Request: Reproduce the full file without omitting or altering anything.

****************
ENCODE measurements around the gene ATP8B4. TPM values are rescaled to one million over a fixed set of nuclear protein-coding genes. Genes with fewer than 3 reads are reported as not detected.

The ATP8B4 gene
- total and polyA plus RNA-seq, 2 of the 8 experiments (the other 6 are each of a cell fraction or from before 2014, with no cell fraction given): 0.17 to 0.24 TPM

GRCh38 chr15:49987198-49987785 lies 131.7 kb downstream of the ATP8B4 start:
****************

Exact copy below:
ENCODE measurements around the gene ATP8B4. TPM values are rescaled to one million over a fixed set of nuclear protein-coding genes. Genes with fewer than 3 reads are reported as not detected.

The ATP8B4 gene
- total and polyA plus RNA-seq, 2 of the 8 experiments (the other 6 are each of a cell fraction or from before 2014, with no cell fraction given): 0.17 to 0.24 TPM

GRCh38 chr15:49987198-49987785 lies 131.7 kb downstream of the ATP8B4 start: